Kind people similar everywhere

Hospitable Italians annually accept Belarusian children from Chernobyl affected regions for recuperation

By Alexandra Velikhova

Valentina Atroshkina, a teacher of Russian language and literature at Belynichi secondary school, is a charming woman. She boasts rich teaching experience, and has given up much of her time in voluntary activities relating to the recuperation of Belarusian children in Italy. She has perfect knowledge of Italian and is known not only to youngsters from throughout Belarus, but also to many Italian families. The latter have freely welcomed boys and girls from the Mogilev and Gomel regions (those most affected by the Chernobyl disaster), with Valentina accompanying the schoolchildren to Italy each year during her official summer holidays.

Ms. Atroshkina first began volunteering eleven years ago, having completed her Italian language course. Besides having graduated from the Mogilev State University, she has independently studied Italian law, in addition to first aid for children, and knows about the diverse range of teaching and mentoring methods for children.

Not long ago, she brought home a group of schoolchildren from Rosa, in Italy’s Vicenza Province. Eleven boys and girls from Bobruisk, Svetlogorsk and Gomel had recuperated under her guidance, returning to Belarus in high spirits. During their month long stay on the Mediterranean Sea’s picturesque Apennine Peninsula, the children visited Venice, Padua and Vicenza, learning about Italy’s rich history and culture, as well as its invaluable treasures of sculpture, painting and architecture.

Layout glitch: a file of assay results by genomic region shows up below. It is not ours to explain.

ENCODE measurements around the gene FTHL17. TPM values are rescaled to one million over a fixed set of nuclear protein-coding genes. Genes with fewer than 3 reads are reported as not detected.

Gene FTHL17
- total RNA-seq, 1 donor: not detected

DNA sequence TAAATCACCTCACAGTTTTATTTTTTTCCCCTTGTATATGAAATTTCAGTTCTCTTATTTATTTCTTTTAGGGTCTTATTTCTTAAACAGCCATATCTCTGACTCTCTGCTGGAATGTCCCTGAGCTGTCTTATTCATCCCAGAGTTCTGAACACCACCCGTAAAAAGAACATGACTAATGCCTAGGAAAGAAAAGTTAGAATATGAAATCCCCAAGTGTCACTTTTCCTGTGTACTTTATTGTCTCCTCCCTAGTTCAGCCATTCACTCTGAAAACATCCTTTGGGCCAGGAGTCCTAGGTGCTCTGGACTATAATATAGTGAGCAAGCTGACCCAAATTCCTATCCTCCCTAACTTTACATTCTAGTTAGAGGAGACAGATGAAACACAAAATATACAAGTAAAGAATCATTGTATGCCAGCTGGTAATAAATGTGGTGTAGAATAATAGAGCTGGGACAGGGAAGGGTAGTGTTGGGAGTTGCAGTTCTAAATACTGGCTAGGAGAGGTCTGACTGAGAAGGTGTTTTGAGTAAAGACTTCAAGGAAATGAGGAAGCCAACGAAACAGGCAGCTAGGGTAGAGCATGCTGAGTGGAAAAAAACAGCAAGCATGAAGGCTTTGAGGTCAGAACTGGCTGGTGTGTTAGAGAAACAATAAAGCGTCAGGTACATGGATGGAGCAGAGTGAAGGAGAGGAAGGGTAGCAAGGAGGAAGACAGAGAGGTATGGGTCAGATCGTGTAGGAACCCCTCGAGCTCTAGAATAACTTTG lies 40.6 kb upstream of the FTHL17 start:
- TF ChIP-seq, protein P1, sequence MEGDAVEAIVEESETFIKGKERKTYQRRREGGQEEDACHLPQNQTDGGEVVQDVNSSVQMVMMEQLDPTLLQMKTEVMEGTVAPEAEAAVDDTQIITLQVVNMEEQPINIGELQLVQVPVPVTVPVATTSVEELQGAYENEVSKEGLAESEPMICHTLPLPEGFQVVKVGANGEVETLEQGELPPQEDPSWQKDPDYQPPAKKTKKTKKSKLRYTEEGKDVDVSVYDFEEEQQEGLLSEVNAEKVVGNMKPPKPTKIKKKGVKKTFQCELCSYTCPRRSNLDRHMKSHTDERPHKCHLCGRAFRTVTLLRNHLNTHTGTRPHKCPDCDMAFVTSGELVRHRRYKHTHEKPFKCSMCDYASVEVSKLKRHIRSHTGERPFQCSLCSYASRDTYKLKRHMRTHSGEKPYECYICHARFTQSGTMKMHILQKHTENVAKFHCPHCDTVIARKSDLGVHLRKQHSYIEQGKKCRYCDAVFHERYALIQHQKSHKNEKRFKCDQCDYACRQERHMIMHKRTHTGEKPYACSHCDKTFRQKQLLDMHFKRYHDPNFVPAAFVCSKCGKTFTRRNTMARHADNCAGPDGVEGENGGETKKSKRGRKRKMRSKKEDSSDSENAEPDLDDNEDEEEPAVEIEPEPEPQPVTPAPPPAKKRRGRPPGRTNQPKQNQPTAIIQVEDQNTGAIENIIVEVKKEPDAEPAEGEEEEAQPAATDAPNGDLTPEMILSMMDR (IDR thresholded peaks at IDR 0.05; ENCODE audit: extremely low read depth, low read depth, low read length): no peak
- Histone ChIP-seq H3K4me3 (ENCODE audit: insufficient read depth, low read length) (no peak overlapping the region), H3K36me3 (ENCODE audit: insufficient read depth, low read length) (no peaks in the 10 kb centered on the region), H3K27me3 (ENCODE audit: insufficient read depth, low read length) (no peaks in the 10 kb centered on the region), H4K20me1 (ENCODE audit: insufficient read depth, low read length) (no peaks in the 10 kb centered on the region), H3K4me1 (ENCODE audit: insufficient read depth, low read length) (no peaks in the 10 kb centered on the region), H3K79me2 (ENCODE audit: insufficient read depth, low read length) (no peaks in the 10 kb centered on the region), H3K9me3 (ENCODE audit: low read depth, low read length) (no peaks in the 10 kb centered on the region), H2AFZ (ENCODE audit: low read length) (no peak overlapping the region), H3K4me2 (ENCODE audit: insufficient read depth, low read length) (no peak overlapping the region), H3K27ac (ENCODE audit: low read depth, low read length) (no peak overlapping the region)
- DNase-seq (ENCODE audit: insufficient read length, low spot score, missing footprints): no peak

“Italians are very similar to us: in spirit, behaviour and mentality,” stresses Valentina. “They are quite open, kind-hearted and joyful. It seems they love everybody. Moreover, we have a similar sense of humour, despite living at different latitudes. Like Belarusians, they are very industrious and carefully preserve their national identity.”

“Before the trip, our youngsters had recuperated in Cortina d’Ampezzo, Brentonico and Aldeno — cities in the Trentino Alto Adige Region,” continues Valentina. “This time, they lived, studied and recuperated in the Venice Region. This trip has helped them strengthen their knowledge of Italian; whichever book you might use, language can be best mastered by real communication. Our children were so impressed by the local architecture, which reflects Italy’s three thousand year history. Such sights embody the power and glory of the Roman Empire while showing Italy as the cradle of the Renaissance.”

Valentina’s 19 year old daughter Masha is a Belarusian State Medical University student. She actively studies Italian and also volunteers.

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